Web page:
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There are two main forms of respiration that are used during exercise. These are known as aerobic and anaerobic respiration. First of all, respiration has to do with whether or not there is enough oxygen present during exercise. If there is enough oxygen present, then this is known as aerobic respiration; if not, then this is known as anaerobic respiration.
During the process of aerobic respiration, the oxygen in the cells produce carbon dioxide, water, and energy (ATP). The carbon dioxide leaves the body as one exhales, the water as sweat and urine, and the energy is what allows a person to keep exercising for an extended amount of time. When the body is engaged in aerobic respirations, each molecule of glucose produces 38 molecules of ATP. That’s a lot of energy!
This is one place where aerobic and anaerobic respirations differ. When oxygen is not as abundantly available, and there is not enough to produce the amount of energy (ATP) to sustain a long period of exercise, this is known as anaerobic respiration. In this type of respiration, the cells do not have enough oxygen, and end up producing a considerably lesser amount of energy (ATP). In fact, each molecule of glucose produces about 2 molecules of ATP during anaerobic respirations. Also, instead of producing a lot of carbon dioxide and water, anaerobic respirations produce lactic acid. This lactic acid can build up in muscles and cause soreness.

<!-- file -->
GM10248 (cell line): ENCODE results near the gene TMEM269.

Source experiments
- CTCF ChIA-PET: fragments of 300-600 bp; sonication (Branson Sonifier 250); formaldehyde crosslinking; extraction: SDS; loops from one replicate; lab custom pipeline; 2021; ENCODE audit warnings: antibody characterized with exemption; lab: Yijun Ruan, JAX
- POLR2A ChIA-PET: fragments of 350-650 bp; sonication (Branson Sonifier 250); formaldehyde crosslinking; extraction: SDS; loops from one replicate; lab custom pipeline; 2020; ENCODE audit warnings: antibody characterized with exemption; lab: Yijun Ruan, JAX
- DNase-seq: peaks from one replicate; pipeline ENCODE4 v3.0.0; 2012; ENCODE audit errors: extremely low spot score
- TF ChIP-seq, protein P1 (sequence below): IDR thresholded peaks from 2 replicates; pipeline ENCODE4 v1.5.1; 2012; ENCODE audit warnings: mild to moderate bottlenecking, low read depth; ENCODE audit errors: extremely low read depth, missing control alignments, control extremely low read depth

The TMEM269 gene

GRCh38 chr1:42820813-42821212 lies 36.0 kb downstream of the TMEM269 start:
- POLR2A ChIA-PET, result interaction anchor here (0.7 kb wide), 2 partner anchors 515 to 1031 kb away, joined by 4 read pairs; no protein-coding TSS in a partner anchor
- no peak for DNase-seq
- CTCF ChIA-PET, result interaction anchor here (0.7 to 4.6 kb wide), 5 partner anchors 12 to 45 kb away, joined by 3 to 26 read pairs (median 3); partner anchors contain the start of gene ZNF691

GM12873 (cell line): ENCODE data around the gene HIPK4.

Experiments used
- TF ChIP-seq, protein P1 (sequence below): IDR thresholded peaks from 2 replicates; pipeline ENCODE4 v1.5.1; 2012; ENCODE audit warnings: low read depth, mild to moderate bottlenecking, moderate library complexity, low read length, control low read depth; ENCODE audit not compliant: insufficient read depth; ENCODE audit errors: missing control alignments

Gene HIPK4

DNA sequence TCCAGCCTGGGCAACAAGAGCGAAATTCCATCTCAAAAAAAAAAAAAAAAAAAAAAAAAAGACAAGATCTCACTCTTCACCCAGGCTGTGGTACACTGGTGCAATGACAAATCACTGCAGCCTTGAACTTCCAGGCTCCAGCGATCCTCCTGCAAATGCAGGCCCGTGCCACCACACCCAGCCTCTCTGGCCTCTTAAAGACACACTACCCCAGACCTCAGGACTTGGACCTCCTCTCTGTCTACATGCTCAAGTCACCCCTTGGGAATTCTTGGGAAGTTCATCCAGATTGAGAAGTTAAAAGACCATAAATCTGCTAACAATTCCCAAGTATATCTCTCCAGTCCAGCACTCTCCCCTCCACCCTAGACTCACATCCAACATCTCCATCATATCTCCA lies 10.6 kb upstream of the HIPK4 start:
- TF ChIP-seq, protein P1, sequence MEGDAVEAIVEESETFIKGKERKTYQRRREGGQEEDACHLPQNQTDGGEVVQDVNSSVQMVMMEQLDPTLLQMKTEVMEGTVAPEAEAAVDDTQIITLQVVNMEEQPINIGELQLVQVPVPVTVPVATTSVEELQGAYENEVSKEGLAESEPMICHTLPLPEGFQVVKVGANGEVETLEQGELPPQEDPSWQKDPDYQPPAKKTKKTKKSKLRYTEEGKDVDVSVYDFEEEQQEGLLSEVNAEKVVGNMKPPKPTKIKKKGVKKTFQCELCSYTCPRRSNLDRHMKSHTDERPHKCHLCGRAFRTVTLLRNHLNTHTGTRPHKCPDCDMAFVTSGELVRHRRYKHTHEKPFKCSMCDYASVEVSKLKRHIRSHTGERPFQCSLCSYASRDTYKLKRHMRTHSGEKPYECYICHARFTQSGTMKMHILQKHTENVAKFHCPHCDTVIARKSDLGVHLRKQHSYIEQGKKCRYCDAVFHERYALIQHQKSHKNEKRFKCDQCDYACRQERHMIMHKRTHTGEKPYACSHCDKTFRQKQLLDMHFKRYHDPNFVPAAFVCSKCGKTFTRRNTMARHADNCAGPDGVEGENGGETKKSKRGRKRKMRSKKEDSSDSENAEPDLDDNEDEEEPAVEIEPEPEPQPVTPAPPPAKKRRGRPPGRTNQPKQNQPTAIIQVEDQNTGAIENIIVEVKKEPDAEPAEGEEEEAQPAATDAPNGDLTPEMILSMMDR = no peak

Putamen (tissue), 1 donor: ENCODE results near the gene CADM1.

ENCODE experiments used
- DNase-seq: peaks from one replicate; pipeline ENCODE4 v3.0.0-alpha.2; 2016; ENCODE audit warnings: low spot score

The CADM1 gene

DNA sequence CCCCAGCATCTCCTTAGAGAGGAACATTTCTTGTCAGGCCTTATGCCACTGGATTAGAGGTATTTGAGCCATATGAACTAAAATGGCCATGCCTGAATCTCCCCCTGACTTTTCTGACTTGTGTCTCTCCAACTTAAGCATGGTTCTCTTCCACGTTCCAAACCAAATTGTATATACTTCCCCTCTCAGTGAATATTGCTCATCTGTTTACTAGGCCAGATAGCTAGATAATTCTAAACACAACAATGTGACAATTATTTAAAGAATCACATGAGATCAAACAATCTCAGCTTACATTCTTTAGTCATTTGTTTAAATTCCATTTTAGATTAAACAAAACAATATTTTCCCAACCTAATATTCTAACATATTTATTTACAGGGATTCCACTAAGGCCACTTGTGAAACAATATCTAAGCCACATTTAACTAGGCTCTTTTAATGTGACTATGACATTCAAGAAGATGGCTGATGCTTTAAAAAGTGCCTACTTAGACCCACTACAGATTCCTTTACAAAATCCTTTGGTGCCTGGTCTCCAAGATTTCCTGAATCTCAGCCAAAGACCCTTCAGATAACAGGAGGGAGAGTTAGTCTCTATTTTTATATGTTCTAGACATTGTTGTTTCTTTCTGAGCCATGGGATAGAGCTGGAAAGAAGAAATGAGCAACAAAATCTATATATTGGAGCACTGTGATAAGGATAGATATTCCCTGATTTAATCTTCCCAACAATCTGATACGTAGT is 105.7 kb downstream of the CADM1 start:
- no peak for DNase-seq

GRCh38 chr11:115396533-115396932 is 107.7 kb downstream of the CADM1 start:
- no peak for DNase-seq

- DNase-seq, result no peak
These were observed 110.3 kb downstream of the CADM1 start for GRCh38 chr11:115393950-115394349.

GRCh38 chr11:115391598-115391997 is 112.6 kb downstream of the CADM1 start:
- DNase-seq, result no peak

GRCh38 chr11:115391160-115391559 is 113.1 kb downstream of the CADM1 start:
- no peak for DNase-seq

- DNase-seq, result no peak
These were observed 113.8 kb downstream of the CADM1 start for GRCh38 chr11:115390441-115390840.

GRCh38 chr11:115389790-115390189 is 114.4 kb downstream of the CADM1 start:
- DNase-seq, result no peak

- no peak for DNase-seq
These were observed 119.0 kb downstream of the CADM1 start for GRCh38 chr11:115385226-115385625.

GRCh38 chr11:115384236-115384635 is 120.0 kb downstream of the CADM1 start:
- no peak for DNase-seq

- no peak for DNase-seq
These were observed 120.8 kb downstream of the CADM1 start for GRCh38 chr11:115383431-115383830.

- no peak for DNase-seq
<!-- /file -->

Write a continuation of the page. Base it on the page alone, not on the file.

There are many different exercises that use mostly one or the other of these two types of respirations. Exercises that require endurance, and energy being produced for an extended period of time use aerobic respirations. Some examples of these are: running/jogging, swimming, riding a bike, etc. On the other hand, exercises that are usually more physically intense, and cannot be continued for a very long time, usually involve anaerobic respirations. This is because there is not enough Oxygen in the cells to produce the needed energy to continue these exercises for very long. Some of these exercises include: weight lifting, intense sports, sprinting, etc.
Regardless of how different both of these types of respirations are, they still both produce ATP; one (aerobic) just produces more energy (ATP) than the other (anaerobic). Also, most of the time, a person does not just use one or the other type of respiration when they are exercising. Some sports and exercises require aerobic respirations, while also demanding times of anaerobic respirations.
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